Testing Email Clients

Ever since late Fedora 12 or, for sure, Fedora 13, Evolution has been annoying me.  I don’t know if it’s linked or coincidental, but it appears to have started getting buggy after I noticed it was using couchdb, a database that a lot of database people in the Linux world are getting all excited about.  Evolution is the Linux equivalent to Microsoft Office Outlook.  I switched to it a few years ago so that I could have tasks, email, and calenders in one spot.  In theory, it’s perfect – it syncs with Hotmail, Gmail, and Google Calendar.  I have all my todo items in there out to April of next year.  It supports GPG signing and encryption via integration with Gnome’s Seahorse keyring.  In practice, it has started taking forever to start a new email or enter a new task.  I click the button and then have to wait for a long time until the dialog pops up; if it pops up.  A lot of the time doing this causes the program to crash.  I’ve filed a bug via the auto-bug-filing program in Fedora.  There’s also a bug that doesn’t bother me as much where it keeps asking me to supply the password for my Hotmail account and not accepting it until the next time I restart the program.  So I decided that I’d wait and see if things improved with Gnome 2.32, included in Fedora 14.
(note:  Magically, between the time that I wrote the intro and the time I was finally able to test these out, Evolution started working.  Perhaps someone *did* see the trace I submitted to bugzilla.  However, given all the research that went into this, I decided to check it out and see if perhaps one of these other email programs would work better for me anyway)
But, in the case that it didn’t work out, I thought I’d go ahead and test out some other email choices.  I put out a call on Identi.ca and I got suggestions for Sylpheed, Claws, Kmail, and Thunderbird.  I thought, for the hell of it, I’d also check out using mutt and Opera’s built-in email.  All of these are just mail clients, but when I recently switched to Lubuntu on my laptop I discovered there were standalone programs that could take care of the rest of the PIM stuff.  As you can glean from above, my requirements are:
  • IMAP for Gmail
  • POP or IMAP or some method for Hotmail that isn’t too gnarly a hack
  • GPG encryption/signing – bonus points for integrating with Seahorse/KGPG
  • Auto-filters for organizing my email into folders
  • Preferred (almost required): Message Threading (sorting messages like Gmail)
  • Preferred:  Ability to import/export from Evolution and other FLOSS email program formats
  • Bonus (not a deal breaker): Integrates with Gnome/KDE popups to let me know when I have a new email

For completion’s sake, I thought I’d do a bit of research and give my impressions based on experience/websites before I actually try out the email programs.  This is meant to mirror what someone might do when trying to select an email program.

Sylpheed 3.0.3 is the latest stable release and was released 8 July.  Good to see that they are still developing.  My impression from a semi-recent LXF magazine was that all development had moved to Claws, a fork.  From the screenshots they have posted on the site (version 2.x), it looks a bit ugly and dated.  If it’s awesome enough, I don’t care – it just seems to be using an older version of GTK or something.  Perhaps a problem when Gnome 3.0 comes out?  The requirements page lists GTK 2.4….so maybe it’s just the icon theme the screenshot provider had?  I’ll definitely have to see how it comes out when I install it for myself.  They have a plugin infrastructure, but the one plugin they show is not really captivating.  Taking a look at the features page shows that it supports everything I need, so i will definitely check it out.  Side note, if you’re Japanese, this is probably the client for you.  It’s hosted in Japan and has a host of Japanese language features they keep touting.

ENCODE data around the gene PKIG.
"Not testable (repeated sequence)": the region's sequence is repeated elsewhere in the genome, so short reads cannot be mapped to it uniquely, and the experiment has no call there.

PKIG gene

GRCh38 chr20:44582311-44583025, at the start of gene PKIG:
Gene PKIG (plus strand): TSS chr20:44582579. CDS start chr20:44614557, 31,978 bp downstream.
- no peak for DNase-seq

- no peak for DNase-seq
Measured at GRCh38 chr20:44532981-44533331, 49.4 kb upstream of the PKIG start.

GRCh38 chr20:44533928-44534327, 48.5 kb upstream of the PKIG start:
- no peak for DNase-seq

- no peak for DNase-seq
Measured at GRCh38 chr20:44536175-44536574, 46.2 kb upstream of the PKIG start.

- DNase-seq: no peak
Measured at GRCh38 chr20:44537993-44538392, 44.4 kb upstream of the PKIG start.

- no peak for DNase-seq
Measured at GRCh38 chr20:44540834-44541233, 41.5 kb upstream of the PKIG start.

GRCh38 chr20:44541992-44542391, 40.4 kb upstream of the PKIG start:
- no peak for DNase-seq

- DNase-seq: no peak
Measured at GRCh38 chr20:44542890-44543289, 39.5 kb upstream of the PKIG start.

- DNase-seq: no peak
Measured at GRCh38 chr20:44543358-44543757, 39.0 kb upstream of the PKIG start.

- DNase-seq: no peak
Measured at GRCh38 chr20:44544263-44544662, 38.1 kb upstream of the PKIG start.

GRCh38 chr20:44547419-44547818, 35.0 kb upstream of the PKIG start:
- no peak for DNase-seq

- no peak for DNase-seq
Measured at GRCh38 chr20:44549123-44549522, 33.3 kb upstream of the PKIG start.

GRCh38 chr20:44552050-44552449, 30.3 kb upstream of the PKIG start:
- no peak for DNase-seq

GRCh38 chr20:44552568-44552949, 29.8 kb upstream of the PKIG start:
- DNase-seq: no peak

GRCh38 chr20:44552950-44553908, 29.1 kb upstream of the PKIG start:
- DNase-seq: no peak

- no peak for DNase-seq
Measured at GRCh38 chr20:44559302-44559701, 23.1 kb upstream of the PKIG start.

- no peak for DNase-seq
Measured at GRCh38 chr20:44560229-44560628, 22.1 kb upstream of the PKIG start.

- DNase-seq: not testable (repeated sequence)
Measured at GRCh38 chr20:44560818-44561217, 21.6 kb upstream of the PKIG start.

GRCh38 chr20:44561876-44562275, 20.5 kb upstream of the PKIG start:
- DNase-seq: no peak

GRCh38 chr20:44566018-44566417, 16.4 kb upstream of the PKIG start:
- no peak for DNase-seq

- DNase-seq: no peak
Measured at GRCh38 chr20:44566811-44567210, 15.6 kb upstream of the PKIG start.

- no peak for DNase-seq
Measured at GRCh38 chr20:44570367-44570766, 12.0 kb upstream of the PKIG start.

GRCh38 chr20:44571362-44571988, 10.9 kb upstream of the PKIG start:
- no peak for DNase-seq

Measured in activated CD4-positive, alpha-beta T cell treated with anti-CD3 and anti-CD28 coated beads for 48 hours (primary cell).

Claws 3.7.6 was released in May of this year.  It looks a bit more modern than Sylpheed.  It also, apparently can have color coded folders.  It has a BUNCH of plugins, some of which seem quite useful.  It also appears to handle all of my requirements.  I’ll definitely check it out.

Kmail, which I’d probably use as part of Kontact (the KDE version of Evolution) was given a quick look on this blog.  It supports all my key features.  I will definitely give it a shot.

I used to use Thunderbird because I discovered Firefox and Linux at more or less the same time.  When I was looking for an email client to use, Thunderbird seemed like a no-brainer.  I fully enjoyed using it in the past and only switched away from it so that I could get the full experience provided by Evolution.  (the calender plugin to Thunderbird was a bit spotty at the time)  It is now at 3.1.5.  It had a bit of an uncertain future for a while there, but appears to be doing OK now.  At first, tabbed email sounded gimmicky, but reading their description on here sounds like something I’d actually use.  Awesome that they’ve added archiving like in Gmail for those who don’t put stuff into folders.  Looks like you still use Enigmail to do the signing and encryption, but I’ll do some extra research to see if I can get some tighter integration with Seahorse or KGPG.  Between the Lightning plugin and Sunbird, I can take care of my calenders.

I’ve used mutt to manage my Gmail via IMAP on my laptop when I had CrunchBang Linux installed.  It worked better than the Gmail website when I was in a place with wi-fi so spotty that it broke Gmail’s AJAX.  I’m including it here almost as a bit of a joke in the sense that, as a last resort, I can use it instead of one of these GUI-based programs.  But I don’t expect all the others to fail that spectacularly.  It DOES support GPG, IMAP, and everything else I need it to.

I’ve used Opera mail on my Windows computer and I really like the interface.  But if I’m going to have my web browser open anway, why not just use Gmail’s interface?  Since it doesn’t support GPG, I guess there ISN’T a reason.  (At least for my personal circumstances)  So this one’s out of contention.

Finally, I read a blog post someone on identi.ca shared with me.  It didn’t really apply to my situation, but it was a good read anyway.